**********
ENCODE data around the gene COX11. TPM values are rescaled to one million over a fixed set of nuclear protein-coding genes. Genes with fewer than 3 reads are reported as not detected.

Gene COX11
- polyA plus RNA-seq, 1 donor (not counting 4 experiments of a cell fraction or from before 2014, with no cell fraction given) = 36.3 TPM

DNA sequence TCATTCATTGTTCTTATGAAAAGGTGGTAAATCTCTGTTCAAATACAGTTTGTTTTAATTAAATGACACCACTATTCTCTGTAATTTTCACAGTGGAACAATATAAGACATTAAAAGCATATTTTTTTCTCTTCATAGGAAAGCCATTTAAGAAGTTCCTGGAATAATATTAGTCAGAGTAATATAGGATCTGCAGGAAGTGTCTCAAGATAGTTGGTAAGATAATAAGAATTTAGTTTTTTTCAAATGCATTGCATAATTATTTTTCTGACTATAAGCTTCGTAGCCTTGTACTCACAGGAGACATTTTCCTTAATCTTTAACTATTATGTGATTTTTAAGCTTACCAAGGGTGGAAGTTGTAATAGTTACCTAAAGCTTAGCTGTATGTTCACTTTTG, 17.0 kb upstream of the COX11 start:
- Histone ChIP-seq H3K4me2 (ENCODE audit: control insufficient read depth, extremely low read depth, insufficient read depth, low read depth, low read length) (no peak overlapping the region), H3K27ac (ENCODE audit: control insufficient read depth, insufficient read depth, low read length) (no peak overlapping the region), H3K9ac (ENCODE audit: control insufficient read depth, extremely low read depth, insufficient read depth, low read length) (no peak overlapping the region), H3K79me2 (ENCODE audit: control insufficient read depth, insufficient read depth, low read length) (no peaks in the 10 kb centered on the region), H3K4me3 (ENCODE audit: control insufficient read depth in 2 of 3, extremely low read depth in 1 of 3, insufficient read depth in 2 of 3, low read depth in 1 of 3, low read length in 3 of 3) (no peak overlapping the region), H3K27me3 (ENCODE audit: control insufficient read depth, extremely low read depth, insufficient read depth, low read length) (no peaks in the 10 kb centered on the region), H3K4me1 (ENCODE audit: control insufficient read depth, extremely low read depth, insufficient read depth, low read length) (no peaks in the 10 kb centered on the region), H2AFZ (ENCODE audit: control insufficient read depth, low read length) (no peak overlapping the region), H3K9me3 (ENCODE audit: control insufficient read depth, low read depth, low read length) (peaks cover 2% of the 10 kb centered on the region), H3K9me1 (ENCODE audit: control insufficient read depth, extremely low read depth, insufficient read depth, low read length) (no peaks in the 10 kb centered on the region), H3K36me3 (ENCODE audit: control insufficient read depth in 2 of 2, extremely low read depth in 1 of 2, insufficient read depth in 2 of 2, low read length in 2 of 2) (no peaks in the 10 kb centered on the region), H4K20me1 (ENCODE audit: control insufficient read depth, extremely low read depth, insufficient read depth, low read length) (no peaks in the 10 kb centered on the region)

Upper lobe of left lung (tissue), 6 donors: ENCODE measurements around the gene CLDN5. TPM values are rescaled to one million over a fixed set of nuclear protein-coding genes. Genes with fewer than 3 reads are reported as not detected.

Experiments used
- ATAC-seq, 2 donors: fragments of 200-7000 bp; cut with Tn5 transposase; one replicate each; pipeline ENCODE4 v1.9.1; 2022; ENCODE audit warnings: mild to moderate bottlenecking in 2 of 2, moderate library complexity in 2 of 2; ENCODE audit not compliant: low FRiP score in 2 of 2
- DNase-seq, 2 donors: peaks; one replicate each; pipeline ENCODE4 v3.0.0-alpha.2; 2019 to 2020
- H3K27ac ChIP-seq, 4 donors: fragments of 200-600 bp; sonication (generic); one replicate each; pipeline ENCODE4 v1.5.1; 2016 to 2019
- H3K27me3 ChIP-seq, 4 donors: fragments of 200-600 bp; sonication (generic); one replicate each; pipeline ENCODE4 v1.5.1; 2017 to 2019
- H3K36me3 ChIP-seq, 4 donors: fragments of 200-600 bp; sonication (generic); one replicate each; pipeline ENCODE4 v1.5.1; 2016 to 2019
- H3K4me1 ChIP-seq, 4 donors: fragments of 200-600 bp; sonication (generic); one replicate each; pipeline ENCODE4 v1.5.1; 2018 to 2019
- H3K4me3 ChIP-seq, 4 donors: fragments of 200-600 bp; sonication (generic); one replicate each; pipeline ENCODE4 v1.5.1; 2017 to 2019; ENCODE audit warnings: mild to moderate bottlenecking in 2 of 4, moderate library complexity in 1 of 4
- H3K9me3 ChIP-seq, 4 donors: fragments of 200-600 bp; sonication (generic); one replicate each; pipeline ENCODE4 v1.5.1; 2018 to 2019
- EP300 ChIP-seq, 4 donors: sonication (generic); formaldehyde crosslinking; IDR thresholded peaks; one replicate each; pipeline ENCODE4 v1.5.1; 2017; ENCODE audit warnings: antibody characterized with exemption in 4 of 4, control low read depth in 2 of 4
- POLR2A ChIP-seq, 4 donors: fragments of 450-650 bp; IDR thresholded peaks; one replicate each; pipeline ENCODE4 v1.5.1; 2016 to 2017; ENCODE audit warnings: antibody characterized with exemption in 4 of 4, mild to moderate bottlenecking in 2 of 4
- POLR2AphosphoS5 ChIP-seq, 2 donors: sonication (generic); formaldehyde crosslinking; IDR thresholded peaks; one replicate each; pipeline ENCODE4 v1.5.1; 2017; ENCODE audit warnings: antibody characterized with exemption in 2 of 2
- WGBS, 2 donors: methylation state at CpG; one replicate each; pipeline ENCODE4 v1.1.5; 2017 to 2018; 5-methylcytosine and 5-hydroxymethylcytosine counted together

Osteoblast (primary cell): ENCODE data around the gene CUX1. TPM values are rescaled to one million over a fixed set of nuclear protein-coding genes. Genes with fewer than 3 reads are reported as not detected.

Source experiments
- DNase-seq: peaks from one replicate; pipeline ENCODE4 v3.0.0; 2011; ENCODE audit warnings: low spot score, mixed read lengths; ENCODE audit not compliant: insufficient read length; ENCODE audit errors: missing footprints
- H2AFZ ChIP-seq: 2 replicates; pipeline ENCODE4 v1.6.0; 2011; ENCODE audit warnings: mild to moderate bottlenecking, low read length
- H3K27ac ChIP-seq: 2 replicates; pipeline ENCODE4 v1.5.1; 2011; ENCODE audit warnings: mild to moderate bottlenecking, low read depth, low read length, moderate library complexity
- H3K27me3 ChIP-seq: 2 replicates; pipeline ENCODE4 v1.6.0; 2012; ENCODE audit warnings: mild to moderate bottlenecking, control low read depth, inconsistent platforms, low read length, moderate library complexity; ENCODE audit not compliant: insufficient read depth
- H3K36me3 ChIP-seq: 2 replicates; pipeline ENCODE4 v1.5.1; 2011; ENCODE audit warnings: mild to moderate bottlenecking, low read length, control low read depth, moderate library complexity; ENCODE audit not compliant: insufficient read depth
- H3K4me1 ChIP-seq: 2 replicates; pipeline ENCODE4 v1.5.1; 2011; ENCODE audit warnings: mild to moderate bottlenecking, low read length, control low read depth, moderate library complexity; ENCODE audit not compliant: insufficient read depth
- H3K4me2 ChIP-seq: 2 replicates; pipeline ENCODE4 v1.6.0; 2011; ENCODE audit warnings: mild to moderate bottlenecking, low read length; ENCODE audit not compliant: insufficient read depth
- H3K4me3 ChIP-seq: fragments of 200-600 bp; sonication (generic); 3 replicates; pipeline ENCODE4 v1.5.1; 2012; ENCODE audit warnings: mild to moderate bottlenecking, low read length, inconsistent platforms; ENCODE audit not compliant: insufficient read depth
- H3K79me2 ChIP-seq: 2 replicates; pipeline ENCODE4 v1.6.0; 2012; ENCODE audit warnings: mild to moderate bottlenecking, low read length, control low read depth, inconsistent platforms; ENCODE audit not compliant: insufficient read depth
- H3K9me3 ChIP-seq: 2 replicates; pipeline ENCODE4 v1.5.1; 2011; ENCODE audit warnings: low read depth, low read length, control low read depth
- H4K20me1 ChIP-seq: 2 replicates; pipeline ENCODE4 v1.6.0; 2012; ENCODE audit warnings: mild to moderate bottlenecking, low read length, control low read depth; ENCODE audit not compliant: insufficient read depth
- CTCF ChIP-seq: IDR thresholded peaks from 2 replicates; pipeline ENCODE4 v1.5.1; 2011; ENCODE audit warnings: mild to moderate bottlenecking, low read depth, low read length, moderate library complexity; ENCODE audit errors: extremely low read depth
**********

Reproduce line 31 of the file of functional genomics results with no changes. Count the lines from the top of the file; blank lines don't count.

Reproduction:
- H3K9me3 ChIP-seq: 2 replicates; pipeline ENCODE4 v1.5.1; 2011; ENCODE audit warnings: low read depth, low read length, control low read depth